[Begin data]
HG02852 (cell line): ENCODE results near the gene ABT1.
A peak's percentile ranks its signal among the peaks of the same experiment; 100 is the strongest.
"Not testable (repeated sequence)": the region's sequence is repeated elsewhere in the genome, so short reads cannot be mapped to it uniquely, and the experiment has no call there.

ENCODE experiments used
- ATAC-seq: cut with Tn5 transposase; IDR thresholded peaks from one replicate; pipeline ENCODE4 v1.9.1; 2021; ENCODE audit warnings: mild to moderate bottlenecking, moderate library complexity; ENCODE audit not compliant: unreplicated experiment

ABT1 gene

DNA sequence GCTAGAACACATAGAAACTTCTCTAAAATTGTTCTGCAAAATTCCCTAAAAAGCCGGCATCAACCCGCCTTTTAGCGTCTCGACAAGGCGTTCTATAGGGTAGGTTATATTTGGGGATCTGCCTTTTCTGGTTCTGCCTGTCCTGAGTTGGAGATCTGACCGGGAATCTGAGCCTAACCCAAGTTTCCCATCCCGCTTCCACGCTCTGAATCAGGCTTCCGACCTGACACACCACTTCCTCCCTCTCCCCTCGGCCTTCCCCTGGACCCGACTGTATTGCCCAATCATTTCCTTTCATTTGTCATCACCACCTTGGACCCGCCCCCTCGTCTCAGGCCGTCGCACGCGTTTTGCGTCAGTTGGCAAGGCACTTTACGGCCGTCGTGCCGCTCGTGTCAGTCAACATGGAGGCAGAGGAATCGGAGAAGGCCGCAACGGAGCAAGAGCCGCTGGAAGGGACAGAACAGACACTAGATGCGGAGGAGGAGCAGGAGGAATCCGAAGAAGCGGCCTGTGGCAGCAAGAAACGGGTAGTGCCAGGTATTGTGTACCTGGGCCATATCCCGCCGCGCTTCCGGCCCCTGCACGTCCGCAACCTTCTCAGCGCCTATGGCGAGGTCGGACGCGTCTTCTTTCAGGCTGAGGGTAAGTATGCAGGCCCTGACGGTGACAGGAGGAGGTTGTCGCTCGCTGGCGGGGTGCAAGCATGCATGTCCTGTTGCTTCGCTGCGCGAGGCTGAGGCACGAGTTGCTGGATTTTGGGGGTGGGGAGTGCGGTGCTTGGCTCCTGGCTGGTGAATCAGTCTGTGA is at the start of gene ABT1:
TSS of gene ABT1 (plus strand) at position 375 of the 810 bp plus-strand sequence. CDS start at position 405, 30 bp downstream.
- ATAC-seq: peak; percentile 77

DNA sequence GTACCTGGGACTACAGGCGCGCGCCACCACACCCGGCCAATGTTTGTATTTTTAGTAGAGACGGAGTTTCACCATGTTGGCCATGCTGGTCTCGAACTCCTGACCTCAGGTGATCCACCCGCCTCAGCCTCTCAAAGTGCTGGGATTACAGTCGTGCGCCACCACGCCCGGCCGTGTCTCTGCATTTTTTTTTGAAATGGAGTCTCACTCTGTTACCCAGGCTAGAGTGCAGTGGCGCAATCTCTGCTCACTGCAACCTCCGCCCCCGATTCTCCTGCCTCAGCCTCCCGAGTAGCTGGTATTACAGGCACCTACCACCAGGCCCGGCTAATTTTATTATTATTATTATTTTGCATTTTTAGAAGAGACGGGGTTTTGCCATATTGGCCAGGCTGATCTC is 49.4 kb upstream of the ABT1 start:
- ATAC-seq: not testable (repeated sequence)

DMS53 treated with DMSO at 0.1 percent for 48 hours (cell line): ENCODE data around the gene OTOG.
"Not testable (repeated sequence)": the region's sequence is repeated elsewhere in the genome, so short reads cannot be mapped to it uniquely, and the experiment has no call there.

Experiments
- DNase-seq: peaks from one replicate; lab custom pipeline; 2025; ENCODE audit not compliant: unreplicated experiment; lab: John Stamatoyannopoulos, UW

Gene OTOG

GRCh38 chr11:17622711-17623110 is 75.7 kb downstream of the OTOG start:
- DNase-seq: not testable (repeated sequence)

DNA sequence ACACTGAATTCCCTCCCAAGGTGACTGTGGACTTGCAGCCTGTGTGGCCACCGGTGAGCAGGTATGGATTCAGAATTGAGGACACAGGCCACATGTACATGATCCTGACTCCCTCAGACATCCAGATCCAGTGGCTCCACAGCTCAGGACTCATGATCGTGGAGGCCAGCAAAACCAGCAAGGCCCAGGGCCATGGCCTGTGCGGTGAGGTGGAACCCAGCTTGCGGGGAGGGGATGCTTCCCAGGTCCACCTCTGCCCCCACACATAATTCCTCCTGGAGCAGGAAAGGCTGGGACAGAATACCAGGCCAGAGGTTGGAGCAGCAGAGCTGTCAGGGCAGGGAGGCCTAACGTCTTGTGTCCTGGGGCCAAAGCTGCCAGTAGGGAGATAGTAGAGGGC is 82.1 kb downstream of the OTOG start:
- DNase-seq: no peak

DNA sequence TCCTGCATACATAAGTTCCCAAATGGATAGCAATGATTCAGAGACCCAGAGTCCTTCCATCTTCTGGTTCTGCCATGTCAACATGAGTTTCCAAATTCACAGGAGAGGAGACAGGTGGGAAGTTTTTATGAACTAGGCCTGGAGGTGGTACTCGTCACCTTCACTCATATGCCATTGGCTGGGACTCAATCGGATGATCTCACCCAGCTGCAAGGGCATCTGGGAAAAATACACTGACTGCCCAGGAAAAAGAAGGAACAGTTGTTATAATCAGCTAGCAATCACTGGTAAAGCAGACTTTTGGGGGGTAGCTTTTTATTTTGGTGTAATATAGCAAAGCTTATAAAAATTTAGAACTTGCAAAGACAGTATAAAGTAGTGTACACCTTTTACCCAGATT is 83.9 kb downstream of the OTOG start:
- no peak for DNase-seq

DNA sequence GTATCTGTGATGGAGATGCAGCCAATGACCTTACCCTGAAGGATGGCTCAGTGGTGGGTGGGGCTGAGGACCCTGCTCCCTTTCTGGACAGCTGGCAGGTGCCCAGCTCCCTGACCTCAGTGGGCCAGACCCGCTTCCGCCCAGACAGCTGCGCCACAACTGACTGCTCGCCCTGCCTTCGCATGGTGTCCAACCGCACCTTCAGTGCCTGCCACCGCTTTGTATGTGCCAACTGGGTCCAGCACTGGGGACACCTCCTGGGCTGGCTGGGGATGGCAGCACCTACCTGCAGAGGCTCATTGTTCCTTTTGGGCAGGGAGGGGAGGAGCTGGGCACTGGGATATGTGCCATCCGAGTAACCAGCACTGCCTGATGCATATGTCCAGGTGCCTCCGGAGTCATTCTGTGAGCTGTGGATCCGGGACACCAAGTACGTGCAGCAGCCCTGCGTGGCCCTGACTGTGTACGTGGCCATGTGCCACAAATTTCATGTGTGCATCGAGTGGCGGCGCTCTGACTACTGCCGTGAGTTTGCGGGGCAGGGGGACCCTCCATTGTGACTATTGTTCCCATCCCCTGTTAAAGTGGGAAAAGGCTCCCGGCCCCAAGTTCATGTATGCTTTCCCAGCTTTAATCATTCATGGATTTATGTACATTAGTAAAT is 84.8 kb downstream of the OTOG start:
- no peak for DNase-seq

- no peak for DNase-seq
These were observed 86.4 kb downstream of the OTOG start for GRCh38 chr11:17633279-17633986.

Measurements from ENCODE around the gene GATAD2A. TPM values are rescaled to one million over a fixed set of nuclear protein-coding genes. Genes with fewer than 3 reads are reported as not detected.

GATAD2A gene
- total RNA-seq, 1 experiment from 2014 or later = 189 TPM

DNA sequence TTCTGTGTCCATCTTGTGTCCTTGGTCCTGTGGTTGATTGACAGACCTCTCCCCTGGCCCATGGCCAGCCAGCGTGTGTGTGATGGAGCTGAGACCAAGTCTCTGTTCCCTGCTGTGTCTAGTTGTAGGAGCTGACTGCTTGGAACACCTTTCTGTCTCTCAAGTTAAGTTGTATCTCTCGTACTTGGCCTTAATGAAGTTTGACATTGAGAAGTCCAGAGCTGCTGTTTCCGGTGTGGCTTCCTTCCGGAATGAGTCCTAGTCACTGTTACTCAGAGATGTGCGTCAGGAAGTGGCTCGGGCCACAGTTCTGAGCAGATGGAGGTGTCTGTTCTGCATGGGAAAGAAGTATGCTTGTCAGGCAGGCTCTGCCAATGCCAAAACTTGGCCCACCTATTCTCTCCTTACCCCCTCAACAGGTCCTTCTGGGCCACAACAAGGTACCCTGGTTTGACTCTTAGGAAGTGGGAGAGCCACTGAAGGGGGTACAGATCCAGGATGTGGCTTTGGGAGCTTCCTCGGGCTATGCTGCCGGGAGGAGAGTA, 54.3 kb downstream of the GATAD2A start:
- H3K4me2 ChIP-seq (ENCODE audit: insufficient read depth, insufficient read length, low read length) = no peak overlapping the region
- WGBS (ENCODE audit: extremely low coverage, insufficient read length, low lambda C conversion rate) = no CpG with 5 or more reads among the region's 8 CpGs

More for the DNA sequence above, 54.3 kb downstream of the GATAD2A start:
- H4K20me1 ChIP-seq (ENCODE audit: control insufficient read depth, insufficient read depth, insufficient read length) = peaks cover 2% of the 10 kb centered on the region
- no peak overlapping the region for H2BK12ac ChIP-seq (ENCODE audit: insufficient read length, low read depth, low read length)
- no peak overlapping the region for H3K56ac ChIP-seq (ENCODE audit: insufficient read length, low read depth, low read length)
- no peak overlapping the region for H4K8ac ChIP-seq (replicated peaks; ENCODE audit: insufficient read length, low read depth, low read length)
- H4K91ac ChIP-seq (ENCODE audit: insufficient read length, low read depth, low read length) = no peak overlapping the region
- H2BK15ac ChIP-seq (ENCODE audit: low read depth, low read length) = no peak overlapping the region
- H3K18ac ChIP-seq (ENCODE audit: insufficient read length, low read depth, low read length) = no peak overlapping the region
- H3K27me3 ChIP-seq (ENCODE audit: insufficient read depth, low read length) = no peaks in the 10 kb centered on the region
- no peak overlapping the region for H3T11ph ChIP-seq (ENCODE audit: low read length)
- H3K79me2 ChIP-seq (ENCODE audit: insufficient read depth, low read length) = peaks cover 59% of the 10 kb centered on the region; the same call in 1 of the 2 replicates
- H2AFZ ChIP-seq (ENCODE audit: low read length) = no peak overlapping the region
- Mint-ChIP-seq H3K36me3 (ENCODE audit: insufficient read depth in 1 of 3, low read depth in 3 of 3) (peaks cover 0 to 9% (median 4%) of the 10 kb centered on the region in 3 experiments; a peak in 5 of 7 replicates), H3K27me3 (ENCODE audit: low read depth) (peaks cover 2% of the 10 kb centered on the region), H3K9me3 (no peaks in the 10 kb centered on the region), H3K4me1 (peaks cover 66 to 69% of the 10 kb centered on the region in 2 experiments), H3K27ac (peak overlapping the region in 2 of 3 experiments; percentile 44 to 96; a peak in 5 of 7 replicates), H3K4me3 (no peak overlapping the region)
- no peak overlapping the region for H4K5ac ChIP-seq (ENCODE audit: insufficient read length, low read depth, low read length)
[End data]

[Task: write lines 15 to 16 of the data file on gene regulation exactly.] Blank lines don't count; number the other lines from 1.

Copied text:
- DNase-seq: peaks from one replicate; lab custom pipeline; 2025; ENCODE audit not compliant: unreplicated experiment; lab: John Stamatoyannopoulos, UW

Gene OTOG